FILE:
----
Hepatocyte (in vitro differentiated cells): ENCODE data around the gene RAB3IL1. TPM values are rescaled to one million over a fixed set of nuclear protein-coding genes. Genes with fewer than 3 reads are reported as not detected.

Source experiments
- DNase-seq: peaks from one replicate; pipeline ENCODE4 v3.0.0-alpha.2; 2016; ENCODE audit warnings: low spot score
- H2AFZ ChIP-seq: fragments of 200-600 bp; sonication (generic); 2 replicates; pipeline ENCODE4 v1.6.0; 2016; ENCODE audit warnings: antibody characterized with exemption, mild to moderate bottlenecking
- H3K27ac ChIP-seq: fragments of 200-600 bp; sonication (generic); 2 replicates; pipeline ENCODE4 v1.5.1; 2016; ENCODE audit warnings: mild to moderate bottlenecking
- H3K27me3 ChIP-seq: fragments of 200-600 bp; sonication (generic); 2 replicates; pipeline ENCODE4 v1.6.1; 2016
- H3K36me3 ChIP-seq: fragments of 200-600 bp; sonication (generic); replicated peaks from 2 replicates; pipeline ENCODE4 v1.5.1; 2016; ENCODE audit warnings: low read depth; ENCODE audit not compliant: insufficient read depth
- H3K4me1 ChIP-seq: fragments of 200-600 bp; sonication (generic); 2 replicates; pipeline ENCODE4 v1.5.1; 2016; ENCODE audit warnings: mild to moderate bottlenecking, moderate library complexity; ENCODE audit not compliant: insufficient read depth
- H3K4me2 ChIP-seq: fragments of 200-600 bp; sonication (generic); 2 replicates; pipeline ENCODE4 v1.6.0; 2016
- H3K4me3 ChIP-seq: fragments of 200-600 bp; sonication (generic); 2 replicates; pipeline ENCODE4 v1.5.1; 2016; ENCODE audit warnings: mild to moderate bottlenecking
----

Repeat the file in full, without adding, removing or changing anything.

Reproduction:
Hepatocyte (in vitro differentiated cells): ENCODE data around the gene RAB3IL1. TPM values are rescaled to one million over a fixed set of nuclear protein-coding genes. Genes with fewer than 3 reads are reported as not detected.

Source experiments
- DNase-seq: peaks from one replicate; pipeline ENCODE4 v3.0.0-alpha.2; 2016; ENCODE audit warnings: low spot score
- H2AFZ ChIP-seq: fragments of 200-600 bp; sonication (generic); 2 replicates; pipeline ENCODE4 v1.6.0; 2016; ENCODE audit warnings: antibody characterized with exemption, mild to moderate bottlenecking
- H3K27ac ChIP-seq: fragments of 200-600 bp; sonication (generic); 2 replicates; pipeline ENCODE4 v1.5.1; 2016; ENCODE audit warnings: mild to moderate bottlenecking
- H3K27me3 ChIP-seq: fragments of 200-600 bp; sonication (generic); 2 replicates; pipeline ENCODE4 v1.6.1; 2016
- H3K36me3 ChIP-seq: fragments of 200-600 bp; sonication (generic); replicated peaks from 2 replicates; pipeline ENCODE4 v1.5.1; 2016; ENCODE audit warnings: low read depth; ENCODE audit not compliant: insufficient read depth
- H3K4me1 ChIP-seq: fragments of 200-600 bp; sonication (generic); 2 replicates; pipeline ENCODE4 v1.5.1; 2016; ENCODE audit warnings: mild to moderate bottlenecking, moderate library complexity; ENCODE audit not compliant: insufficient read depth
- H3K4me2 ChIP-seq: fragments of 200-600 bp; sonication (generic); 2 replicates; pipeline ENCODE4 v1.6.0; 2016
- H3K4me3 ChIP-seq: fragments of 200-600 bp; sonication (generic); 2 replicates; pipeline ENCODE4 v1.5.1; 2016; ENCODE audit warnings: mild to moderate bottlenecking